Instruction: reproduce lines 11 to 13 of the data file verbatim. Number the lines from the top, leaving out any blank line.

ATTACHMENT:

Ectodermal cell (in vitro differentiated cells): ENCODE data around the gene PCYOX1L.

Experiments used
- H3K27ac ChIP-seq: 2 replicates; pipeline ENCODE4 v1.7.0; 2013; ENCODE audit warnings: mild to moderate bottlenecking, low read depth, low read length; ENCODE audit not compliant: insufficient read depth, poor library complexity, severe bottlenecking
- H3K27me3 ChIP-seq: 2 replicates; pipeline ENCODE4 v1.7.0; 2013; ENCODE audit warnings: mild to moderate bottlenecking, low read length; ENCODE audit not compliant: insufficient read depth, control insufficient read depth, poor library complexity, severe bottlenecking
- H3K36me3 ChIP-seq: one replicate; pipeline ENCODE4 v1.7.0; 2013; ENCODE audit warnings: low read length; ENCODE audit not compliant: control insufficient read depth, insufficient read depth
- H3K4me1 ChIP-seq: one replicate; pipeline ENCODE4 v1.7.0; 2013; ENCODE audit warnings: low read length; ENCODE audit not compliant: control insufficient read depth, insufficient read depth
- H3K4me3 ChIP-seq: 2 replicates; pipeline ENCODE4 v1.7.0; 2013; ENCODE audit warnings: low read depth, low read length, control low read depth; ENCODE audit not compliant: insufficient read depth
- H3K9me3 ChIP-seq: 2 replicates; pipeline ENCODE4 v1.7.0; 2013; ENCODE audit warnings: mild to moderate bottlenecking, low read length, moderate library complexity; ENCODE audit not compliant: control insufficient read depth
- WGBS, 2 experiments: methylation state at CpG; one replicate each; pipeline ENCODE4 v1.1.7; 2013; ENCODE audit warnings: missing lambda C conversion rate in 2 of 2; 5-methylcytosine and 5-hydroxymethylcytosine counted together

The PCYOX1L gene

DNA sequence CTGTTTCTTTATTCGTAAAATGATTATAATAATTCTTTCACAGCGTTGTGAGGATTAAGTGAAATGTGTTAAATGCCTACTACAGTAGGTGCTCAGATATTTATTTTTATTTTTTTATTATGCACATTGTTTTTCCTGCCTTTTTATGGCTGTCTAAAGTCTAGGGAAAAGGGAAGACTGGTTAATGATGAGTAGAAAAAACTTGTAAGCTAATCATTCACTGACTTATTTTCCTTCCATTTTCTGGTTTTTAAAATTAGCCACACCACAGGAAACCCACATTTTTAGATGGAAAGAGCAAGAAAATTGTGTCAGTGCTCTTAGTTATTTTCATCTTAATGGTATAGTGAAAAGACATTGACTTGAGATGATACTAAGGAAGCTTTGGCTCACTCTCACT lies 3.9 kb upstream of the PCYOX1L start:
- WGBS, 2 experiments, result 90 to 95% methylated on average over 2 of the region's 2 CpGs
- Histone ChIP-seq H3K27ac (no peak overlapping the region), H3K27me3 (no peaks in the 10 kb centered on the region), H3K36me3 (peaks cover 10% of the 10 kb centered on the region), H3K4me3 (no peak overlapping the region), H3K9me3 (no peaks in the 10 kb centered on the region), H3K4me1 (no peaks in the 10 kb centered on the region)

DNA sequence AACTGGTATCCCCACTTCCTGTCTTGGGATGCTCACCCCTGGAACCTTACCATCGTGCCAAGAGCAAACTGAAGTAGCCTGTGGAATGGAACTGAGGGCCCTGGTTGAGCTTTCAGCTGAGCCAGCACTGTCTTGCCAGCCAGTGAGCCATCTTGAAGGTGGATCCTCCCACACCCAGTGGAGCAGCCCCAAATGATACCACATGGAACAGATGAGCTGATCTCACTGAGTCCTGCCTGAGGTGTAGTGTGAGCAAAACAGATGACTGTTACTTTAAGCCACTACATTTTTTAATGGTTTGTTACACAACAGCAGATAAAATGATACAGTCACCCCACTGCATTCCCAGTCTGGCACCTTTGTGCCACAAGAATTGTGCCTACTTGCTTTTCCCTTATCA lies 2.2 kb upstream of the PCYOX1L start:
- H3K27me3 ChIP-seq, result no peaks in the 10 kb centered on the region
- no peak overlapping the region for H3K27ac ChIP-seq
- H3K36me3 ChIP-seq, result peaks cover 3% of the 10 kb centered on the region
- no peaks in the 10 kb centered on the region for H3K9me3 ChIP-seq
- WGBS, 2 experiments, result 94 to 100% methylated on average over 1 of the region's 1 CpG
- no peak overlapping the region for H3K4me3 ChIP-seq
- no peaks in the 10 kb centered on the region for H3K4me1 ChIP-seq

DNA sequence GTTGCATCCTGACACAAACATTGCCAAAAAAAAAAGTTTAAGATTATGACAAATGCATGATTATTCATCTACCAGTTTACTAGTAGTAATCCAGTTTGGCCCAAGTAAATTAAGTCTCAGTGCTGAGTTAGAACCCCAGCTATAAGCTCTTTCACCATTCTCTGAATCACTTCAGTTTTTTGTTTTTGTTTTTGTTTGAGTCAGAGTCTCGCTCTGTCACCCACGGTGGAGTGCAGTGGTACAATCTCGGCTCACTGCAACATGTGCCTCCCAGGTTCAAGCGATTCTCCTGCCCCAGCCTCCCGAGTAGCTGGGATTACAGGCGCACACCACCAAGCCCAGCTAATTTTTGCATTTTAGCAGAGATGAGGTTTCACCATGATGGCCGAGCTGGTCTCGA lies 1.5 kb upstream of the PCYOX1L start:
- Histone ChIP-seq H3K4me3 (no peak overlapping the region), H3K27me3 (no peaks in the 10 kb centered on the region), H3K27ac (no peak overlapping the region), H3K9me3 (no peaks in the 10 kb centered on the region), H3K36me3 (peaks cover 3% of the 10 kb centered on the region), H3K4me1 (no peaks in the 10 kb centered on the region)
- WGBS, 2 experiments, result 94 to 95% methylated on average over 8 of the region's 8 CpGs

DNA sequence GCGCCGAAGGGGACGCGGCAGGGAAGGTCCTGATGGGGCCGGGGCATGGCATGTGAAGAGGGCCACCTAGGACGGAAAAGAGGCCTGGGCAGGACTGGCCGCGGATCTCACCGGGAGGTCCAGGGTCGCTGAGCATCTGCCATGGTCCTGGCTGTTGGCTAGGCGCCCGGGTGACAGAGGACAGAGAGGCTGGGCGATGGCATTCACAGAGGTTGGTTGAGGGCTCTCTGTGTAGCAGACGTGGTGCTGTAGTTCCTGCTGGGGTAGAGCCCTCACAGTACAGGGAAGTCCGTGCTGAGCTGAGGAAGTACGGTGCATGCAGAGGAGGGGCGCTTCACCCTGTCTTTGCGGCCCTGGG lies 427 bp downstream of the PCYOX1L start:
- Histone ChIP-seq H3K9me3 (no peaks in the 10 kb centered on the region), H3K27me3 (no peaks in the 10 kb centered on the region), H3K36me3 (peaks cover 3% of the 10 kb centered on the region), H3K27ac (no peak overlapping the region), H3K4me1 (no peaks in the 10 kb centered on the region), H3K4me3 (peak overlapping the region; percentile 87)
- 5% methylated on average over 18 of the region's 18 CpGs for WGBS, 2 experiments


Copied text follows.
DNA sequence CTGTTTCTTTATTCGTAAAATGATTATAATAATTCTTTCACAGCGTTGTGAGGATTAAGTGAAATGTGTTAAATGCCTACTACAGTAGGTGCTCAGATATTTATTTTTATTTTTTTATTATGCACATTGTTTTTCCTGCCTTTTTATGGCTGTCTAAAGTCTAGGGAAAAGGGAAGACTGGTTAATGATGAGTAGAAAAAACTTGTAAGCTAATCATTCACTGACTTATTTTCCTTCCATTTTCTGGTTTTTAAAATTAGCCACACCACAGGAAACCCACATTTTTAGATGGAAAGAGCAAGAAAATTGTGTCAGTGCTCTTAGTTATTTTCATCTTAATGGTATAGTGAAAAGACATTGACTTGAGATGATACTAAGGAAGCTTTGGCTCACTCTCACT lies 3.9 kb upstream of the PCYOX1L start:
- WGBS, 2 experiments, result 90 to 95% methylated on average over 2 of the region's 2 CpGs
- Histone ChIP-seq H3K27ac (no peak overlapping the region), H3K27me3 (no peaks in the 10 kb centered on the region), H3K36me3 (peaks cover 10% of the 10 kb centered on the region), H3K4me3 (no peak overlapping the region), H3K9me3 (no peaks in the 10 kb centered on the region), H3K4me1 (no peaks in the 10 kb centered on the region)